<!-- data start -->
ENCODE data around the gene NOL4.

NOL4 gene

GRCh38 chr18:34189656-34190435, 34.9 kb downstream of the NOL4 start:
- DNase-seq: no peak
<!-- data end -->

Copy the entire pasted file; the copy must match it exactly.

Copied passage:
ENCODE data around the gene NOL4.

NOL4 gene

GRCh38 chr18:34189656-34190435, 34.9 kb downstream of the NOL4 start:
- DNase-seq: no peak